Comment by beth — May 18, 2007 @ 10:56 am
When hiking in Te Urewera National park, the most conspicuous element of the forest was the understorey. As we tramped through the dark cool forest, the plants most noticable around you were ferns, tree ferns, epiphytes and vines on other trees.
A moment on tree ferns: The tree ferns are quite unique in that they are ancient plants that were here before flowering trees and the like. They are not able to build a true wooded trunk like conifers and flowering trees. While the true stem of the tree is only a few centimeters in diameter, as the fern fronds die, the closely packed bases stay on the trunk and add to the diameter of the stem and also prevent the growth of vines and epiphytes. In addition, at the base of the trunk wiry roots grow densely to form a solid mass that also increases the trunk’s diameter. Thus the forest looked like something of a prehistoric world, a fern gully.
The upperstorey is composed of a variety of conifers and flowering (deciduous) trees, but they are harder to identify because the branches with leaves are usually very high (towering above tree ferns and such) and they are usually covered in epiphytes. Some conifers are white and silver pine, totara, and native cedars. Deciduous trees (I think some of what we saw), include ribbonwood, lacebark, and some native beeches (including the black beech).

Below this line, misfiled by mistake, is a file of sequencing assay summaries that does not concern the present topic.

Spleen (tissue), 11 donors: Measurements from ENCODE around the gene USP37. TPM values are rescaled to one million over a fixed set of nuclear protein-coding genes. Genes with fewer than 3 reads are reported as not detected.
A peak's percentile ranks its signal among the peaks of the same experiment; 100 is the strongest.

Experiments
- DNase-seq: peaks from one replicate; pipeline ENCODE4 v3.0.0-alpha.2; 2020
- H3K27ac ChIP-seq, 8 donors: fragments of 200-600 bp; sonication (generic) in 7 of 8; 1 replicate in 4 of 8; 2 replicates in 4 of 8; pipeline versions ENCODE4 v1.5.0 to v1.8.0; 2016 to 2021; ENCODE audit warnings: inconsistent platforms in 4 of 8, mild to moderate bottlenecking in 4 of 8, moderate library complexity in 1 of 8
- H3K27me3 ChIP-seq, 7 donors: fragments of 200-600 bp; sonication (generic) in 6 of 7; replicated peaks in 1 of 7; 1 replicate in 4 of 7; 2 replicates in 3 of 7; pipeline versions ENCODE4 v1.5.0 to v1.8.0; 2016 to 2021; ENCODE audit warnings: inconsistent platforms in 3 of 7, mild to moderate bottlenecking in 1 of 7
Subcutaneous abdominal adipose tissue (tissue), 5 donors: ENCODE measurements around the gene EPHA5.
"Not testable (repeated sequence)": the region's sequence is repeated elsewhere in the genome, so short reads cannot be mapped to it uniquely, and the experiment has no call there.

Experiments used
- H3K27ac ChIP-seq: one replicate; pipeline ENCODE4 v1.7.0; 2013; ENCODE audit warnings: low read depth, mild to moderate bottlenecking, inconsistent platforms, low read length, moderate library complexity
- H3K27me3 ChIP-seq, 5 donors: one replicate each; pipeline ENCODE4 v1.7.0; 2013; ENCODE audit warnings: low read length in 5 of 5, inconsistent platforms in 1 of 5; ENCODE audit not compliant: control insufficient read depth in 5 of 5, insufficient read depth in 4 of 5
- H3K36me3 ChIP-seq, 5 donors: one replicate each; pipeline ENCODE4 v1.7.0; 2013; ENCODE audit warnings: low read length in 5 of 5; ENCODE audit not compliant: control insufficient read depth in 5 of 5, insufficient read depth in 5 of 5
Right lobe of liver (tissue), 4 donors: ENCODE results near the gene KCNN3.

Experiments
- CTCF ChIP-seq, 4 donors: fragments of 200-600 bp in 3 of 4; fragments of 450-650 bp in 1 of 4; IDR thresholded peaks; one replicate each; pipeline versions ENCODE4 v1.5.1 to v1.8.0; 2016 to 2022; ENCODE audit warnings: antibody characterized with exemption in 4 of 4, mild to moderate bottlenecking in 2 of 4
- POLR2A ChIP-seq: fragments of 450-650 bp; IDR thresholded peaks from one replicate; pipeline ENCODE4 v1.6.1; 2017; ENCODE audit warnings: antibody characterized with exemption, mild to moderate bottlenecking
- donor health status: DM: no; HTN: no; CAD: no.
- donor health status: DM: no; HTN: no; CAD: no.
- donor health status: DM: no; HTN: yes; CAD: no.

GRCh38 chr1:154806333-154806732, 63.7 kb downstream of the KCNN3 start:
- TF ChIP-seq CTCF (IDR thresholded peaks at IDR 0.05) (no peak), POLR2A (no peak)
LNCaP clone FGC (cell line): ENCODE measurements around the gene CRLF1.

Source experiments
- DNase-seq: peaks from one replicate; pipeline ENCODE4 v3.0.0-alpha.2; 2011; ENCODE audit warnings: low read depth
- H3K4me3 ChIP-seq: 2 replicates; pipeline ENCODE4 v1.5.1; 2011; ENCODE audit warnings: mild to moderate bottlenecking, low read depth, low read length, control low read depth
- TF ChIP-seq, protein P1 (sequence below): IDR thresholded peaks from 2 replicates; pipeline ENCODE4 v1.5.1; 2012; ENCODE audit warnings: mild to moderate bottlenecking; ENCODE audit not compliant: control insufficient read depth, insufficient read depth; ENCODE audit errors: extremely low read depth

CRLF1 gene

The native wildlife is not very prolific (as many speicies have gone extinct since human contact, and natively New Zealand had only birds minus two species of bats). We did here tuis (and I think I saw one). We also have seen the New Zealand falcon (although not on our hike). Overall though the forest is pretty silent.. kind of strange.
Comment by dad — May 20, 2007 @ 7:38 am
Thanks, Beth! that kind of stuff is interesting. At least to me. ;^)